THE TRAITOR QUEEN (UK | US | AUS) has gone straight into the Sunday Times fiction chart at number one in the UK, showing that her fans have been desperate for the final instalment in this fantastic series. To mark the publication, we asked her to tell us how she feels about reaching the end of such a beloved series, here’s what she said:
Sequels. Prequels. Love them or hate them, you can’t escape the fact that every author who has a book published will be asked if there will be more. When the last page was proofed of the last book in the Black Magician trilogy I had been working on it for over seven years and I have to admit it, I was tired of the world and (gasp!) even sick of the characters I had lived and loved and cried with for so long. So my answer then was ‘no’.
I’ve learned since then to never give such definite answers to these kinds of questions.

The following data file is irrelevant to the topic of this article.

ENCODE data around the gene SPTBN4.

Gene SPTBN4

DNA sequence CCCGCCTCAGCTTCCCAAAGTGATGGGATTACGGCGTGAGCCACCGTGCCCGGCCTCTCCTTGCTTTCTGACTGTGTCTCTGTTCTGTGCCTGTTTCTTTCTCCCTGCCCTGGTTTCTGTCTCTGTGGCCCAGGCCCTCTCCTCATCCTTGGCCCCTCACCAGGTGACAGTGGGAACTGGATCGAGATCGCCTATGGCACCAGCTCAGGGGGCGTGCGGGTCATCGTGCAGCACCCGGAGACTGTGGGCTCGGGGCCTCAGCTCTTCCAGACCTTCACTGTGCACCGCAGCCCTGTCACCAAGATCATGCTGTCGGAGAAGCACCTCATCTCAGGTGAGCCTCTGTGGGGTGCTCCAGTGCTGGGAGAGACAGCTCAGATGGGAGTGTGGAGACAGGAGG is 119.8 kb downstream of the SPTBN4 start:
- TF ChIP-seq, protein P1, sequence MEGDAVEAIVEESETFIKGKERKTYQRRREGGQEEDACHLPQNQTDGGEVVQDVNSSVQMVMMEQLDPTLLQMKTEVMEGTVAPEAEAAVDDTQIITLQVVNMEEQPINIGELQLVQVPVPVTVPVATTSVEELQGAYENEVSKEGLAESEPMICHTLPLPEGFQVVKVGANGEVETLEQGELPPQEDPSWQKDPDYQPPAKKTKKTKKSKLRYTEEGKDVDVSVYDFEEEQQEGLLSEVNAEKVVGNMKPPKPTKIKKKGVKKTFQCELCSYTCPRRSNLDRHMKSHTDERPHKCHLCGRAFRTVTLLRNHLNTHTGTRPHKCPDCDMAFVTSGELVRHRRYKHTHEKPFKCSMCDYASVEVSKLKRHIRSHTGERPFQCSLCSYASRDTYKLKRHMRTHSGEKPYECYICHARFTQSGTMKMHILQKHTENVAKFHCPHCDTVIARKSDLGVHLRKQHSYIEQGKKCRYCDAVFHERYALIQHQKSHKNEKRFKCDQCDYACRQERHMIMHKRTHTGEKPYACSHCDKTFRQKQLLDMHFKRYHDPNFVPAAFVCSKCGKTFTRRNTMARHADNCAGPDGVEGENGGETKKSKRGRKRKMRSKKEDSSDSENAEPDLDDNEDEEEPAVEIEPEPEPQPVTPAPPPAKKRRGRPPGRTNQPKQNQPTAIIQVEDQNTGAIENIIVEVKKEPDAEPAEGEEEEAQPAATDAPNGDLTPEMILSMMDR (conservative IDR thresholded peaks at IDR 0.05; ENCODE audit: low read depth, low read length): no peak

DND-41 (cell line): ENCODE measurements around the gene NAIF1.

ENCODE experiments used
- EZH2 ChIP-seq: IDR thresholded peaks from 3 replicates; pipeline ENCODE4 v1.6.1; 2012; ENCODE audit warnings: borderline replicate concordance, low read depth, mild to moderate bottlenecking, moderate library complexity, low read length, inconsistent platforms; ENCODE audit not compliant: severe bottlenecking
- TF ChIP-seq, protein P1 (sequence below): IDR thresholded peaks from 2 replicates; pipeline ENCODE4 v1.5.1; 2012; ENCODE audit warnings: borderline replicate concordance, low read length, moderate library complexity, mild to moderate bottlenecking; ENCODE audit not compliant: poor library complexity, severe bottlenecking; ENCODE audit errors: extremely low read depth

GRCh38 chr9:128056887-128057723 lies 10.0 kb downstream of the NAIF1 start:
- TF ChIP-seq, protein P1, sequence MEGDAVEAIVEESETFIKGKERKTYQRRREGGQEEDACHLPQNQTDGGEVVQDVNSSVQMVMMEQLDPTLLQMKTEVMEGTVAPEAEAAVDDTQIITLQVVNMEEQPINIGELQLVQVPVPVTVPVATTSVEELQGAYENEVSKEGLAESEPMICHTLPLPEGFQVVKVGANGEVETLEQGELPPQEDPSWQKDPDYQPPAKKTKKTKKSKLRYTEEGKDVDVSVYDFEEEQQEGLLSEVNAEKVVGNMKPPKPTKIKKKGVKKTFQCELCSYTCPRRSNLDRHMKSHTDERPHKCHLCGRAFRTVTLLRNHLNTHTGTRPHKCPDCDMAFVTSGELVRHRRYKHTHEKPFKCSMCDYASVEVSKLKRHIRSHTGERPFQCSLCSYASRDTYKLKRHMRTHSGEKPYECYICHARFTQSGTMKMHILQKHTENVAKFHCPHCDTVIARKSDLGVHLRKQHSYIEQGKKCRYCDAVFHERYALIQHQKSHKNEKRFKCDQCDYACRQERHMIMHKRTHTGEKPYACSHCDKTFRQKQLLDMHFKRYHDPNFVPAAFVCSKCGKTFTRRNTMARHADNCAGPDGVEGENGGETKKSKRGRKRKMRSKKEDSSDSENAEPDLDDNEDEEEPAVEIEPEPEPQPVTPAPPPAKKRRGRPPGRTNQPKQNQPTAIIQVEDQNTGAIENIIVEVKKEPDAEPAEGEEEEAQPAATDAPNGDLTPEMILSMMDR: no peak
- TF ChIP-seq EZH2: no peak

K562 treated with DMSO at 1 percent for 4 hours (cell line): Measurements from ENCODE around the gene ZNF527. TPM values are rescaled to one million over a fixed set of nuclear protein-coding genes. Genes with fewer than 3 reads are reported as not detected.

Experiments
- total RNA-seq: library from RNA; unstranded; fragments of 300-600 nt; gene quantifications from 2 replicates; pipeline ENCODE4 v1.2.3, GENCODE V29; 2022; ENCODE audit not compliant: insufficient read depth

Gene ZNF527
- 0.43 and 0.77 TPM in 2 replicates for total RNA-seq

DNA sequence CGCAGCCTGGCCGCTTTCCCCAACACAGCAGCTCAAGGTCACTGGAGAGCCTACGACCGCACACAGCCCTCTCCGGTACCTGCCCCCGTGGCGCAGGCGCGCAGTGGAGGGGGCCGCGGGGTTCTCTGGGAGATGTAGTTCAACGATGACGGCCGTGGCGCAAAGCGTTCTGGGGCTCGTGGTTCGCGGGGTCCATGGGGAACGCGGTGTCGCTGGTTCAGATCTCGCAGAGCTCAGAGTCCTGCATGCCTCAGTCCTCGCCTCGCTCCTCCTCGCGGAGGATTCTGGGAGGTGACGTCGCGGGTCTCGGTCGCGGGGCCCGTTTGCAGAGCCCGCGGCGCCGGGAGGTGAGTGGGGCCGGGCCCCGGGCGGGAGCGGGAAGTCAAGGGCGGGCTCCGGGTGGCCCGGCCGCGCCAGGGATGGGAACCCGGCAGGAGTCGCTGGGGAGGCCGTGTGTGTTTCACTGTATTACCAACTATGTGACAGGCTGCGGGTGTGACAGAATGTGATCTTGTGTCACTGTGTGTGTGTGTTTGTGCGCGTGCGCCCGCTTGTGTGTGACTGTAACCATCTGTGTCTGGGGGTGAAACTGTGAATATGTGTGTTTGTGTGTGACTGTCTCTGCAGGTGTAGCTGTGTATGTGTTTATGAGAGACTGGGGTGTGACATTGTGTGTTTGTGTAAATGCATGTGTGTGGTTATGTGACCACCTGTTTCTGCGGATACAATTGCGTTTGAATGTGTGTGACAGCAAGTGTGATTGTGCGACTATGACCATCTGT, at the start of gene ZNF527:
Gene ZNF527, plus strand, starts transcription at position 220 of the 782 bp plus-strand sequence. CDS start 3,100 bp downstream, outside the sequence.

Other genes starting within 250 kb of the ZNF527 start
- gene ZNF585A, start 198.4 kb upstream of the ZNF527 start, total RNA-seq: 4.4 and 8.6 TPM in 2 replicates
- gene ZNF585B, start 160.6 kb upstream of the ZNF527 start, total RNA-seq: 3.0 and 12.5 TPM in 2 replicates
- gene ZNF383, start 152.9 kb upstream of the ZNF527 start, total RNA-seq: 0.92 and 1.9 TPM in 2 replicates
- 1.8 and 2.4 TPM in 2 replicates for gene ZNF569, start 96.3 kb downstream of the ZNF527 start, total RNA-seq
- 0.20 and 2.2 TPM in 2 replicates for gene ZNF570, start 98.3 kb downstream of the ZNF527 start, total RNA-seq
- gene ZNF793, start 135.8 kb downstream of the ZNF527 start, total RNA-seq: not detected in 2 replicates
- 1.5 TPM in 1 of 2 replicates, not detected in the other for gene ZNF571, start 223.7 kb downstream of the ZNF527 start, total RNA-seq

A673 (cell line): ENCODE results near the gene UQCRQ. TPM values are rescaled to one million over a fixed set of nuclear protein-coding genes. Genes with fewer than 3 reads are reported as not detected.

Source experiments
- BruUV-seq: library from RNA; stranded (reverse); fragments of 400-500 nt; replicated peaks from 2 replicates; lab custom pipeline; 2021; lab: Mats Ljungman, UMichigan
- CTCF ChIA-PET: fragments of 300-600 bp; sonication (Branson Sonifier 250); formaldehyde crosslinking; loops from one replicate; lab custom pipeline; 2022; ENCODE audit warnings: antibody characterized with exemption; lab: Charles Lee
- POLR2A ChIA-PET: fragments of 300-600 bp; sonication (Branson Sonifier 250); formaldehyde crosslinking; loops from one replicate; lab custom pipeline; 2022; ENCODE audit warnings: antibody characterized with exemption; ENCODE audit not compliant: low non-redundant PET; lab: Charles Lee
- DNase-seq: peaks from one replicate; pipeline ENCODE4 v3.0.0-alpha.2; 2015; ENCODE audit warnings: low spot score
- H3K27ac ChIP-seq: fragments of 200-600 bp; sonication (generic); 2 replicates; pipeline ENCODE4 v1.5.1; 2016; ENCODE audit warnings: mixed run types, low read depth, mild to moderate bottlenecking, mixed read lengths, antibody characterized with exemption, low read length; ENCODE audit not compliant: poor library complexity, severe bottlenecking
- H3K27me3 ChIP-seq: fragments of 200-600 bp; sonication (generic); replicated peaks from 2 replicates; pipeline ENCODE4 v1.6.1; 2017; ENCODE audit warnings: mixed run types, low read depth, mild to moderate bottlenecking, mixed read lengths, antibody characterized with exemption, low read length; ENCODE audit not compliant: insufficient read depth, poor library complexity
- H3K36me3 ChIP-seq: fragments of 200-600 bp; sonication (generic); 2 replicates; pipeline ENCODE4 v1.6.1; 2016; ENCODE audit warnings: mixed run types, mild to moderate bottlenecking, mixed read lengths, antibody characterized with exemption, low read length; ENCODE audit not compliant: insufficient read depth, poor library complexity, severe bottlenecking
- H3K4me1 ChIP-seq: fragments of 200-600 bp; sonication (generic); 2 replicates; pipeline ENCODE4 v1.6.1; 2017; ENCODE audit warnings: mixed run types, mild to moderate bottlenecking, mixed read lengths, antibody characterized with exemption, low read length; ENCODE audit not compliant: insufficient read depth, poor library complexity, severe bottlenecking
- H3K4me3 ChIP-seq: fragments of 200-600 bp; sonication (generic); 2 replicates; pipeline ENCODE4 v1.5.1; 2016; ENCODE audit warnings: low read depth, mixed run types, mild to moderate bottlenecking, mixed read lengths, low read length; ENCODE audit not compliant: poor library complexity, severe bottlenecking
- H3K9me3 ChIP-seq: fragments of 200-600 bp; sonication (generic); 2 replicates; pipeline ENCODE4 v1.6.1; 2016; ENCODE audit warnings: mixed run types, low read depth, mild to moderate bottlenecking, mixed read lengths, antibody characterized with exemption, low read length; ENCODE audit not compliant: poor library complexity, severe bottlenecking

You see, even as I wound up the story in The High Lord, there were little ideas twitching in the corner of my vision whispering, ‘This could be fun to develop.’ Then it occurred to me that the story of the Sachakan War, the impetus for the formation of the Magicians’ Guild of Kyralia, might fill a book. Still, I ignored these ideas, knowing they weren’t substantial enough. Yet.
By the time I had written the Age of Five trilogy, those ideas had grown up, met, had a few parties, married and bred new bold little ideas, all demanding to be written. Enough time had passed that I was ready to venture into the world of Sonea and the magicians of the Guild again.
So first came The Magician’s Apprentice (I am still amazed that nobody had yet written a book by that title), set around six hundred years before the events in the Black Magician trilogy. (It turns out it’s impossible to make it clear in the narrative that a book is a prequel. You can’t have characters thinking that it’s six hundred years before an event that hasn’t happened yet. It really did my head in.) Then came the Traitor Spy trilogy, set twenty years after the Black Magician trilogy. I learned that writing a sequel has its own challenges and rewards. Thinking about this recently, this recipe popped into my head: